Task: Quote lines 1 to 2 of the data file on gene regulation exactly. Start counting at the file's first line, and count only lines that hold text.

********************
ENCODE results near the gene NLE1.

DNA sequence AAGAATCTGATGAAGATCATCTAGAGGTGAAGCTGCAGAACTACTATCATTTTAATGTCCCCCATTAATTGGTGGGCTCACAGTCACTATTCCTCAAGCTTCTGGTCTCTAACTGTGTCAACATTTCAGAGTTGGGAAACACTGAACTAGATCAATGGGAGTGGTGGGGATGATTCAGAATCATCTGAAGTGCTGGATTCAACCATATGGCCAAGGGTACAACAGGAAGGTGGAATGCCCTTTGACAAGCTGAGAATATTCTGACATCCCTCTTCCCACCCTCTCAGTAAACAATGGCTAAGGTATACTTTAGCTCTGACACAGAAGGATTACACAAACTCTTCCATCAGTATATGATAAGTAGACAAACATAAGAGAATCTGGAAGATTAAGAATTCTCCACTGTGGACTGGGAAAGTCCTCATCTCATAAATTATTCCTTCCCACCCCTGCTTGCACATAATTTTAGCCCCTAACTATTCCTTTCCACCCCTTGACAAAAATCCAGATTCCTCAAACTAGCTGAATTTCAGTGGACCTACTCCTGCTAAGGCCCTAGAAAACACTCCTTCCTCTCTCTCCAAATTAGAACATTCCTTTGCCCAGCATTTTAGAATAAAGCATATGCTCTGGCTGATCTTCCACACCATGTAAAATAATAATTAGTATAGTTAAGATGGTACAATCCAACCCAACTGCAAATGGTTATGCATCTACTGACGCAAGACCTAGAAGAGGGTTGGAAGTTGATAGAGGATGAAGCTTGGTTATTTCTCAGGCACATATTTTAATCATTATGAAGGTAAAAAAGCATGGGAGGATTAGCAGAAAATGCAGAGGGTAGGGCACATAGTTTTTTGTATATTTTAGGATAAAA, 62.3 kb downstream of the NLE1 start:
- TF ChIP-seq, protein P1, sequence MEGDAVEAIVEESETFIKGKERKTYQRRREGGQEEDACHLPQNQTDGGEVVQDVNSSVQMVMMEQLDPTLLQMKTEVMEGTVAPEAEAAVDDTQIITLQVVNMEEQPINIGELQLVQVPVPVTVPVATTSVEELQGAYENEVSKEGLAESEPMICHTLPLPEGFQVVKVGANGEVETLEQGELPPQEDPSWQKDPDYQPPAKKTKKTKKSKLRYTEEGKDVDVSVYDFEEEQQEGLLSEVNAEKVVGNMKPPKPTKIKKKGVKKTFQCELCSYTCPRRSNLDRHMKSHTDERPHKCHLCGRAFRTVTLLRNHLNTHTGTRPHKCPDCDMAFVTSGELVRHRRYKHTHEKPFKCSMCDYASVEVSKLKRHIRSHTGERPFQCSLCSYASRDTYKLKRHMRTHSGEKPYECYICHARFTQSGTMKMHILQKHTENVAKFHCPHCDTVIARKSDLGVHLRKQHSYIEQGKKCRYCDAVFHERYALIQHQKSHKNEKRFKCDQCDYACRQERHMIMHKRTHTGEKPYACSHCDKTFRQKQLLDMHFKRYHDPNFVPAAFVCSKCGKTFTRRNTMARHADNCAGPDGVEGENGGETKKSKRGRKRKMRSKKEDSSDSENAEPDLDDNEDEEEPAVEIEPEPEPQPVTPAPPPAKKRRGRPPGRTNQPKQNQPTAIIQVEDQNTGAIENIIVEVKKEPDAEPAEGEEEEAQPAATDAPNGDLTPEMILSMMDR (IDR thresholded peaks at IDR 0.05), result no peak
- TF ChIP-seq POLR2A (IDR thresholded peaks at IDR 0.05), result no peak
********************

ENCODE results near the gene NLE1.

DNA sequence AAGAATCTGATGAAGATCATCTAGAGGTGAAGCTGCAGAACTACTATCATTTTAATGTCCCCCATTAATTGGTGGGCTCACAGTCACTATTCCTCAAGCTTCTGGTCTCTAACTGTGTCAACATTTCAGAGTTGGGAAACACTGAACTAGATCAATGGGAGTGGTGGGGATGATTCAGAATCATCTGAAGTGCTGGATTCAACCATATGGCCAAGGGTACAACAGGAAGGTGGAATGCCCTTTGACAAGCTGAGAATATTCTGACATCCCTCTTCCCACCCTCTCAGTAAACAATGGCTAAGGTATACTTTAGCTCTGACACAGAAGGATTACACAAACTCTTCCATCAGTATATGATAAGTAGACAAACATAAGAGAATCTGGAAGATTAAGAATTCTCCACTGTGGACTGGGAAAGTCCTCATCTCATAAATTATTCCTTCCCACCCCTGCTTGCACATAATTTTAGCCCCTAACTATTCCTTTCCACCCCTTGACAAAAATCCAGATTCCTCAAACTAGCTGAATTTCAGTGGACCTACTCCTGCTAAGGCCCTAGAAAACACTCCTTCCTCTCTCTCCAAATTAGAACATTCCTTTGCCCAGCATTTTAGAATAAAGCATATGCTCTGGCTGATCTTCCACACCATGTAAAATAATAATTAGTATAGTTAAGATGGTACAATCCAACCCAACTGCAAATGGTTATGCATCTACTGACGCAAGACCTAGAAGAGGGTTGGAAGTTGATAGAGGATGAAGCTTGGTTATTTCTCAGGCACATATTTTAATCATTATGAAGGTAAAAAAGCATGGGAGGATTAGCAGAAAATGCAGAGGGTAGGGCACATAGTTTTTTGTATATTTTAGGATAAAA, 62.3 kb downstream of the NLE1 start: